Dozens of catfish flopped around in a net, splashing water in every direction as Ramlah, 37, gripped the net’s handle above a fishing pond made of tarp at Pelintung village, Dumai, Riau, recently.
“We raised them for nine months and this is our first harvest. There are around 1,000 catfish in this pond, and we have five ponds,” Ramlah told The Jakarta Post as she pointed at other fish ponds lined up in her backyard.
Ramlah is the head of Perempuan Bunga Desa, a group consisting of 20 women from Pelintung village in Medang Kampai district, which manages the ponds. Like most of her group members, she is a homemaker and her husband works at an oil palm plantation.
Medang Kampai was among the areas in Riau that suffered the most during the nation’s worst forest fire in 2015, as one third of the district was transformed into an oil palm plantation.
The fire, which lasted more than two months, sent vast plumes of smoke into the air, not only across the island of Sumatra, but also across neighboring countries including Malaysia, Singapore, southern Thailand, Vietnam, Cambodia and the Philippines. Evidence indicated that most hot spots were related to oil palm and pulpwood plantations.
Funded by the United Kingdom Climate Change Unit (UKCCU), the Indonesia Climate Change Trust Fund (ICCTF), a trust fund organization under the National Development Planning Board (Bappenas), initiated a program for 80 women in Dumai to improve their livelihoods by growing red ginger and raising catfish on the peatland in their backyards.
They have also learned to process the goods into food, such as catfish into fish balls and sausages, and ginger into candy and drinks, to gain more profit when selling it in markets.
“We want to encourage Riau women who live around peatland to do more than just stay at home or help their husbands on oil palm plantations. We want to show them that they also can improve their financial condition from their front yard, without leaving their domestic responsibilities,” said Sri Wahyuni, the director of the Riau Working Women Group (RWWG).
The women, including Ramlah, are residents of four villages, namely Belintung, Buntung, Makmur and Mundam, in Medang Kampai district. Currently, there are four women’s groups across Medang Kampai, and each manages five catfish ponds and around a quarter hectare of red ginger farmland.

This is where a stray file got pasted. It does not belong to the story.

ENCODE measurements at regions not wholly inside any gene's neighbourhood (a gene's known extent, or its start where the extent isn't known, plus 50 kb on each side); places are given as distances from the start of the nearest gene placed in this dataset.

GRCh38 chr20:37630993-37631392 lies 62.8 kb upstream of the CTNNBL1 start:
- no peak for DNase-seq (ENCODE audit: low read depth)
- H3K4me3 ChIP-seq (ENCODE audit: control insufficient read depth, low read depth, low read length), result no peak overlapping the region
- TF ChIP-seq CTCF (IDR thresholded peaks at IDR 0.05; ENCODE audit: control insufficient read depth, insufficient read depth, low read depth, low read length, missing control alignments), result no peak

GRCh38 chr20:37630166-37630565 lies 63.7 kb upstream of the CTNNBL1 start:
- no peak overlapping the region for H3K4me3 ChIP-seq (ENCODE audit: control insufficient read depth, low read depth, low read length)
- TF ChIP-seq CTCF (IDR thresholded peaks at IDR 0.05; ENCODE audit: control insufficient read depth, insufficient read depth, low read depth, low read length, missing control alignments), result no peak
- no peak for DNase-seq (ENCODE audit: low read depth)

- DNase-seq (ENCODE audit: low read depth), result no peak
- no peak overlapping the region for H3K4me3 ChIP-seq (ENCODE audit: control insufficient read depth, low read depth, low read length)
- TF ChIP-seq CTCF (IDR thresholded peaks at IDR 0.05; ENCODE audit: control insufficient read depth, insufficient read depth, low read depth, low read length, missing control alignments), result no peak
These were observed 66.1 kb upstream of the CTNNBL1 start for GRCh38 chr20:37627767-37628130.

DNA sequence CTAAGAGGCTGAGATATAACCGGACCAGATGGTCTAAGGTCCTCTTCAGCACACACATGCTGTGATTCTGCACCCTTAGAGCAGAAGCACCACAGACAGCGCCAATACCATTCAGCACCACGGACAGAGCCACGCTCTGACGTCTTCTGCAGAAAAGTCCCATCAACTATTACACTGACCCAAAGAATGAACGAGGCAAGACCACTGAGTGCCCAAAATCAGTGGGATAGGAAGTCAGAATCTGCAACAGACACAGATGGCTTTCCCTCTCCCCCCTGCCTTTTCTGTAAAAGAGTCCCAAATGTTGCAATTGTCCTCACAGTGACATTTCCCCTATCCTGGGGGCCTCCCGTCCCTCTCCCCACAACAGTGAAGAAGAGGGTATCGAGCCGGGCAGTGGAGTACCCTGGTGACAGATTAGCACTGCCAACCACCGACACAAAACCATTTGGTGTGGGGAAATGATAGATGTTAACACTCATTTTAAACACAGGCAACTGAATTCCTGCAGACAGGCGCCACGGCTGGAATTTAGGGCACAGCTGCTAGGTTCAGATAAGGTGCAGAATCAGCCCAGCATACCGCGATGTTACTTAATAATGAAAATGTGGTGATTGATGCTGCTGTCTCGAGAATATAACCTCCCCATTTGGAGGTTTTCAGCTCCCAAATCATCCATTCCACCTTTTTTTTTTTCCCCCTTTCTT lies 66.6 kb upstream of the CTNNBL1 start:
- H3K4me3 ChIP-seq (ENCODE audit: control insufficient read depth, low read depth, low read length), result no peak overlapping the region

The RWWG have assisted the women over the past 13 months in learning about raising catfish using an innovative and cost-effective technology called Biofloc, which can be used in relatively small areas. They claimed that the technique could produce healthier and tastier fish since they made their own fish pellets using organic plant residue from around the house. With the technology, they can build a pond using tarp. It also allows them to take care of and financially contribute to their respective households.
ICCTF executive director Tonny Wagey said they had given around Rp 2 billion (US$139,655) to the RWWG for the women’s empowerment program. They hope that the local administration will follow up on the programs, thus enabling more women to improve their livelihoods by managing peatland and playing a bigger role in anticipating the impact of climate change.
While the importance of the role of women in climate change is often discussed, implementation of programs that engage women remains limited, said Medrilzam, the head of the environment directorate at Bappenas.
It is concerning, he said, because women and their children usually bear the brunt of environmental disasters. For example, many women get sick from breathing smoke during severe haze, but they also have to take care of their sick children.
Children and pregnant women are among the most vulnerable to the harmful effects of air pollution. A child’s respiratory tract can easily absorb toxic particles emitted from burning wood.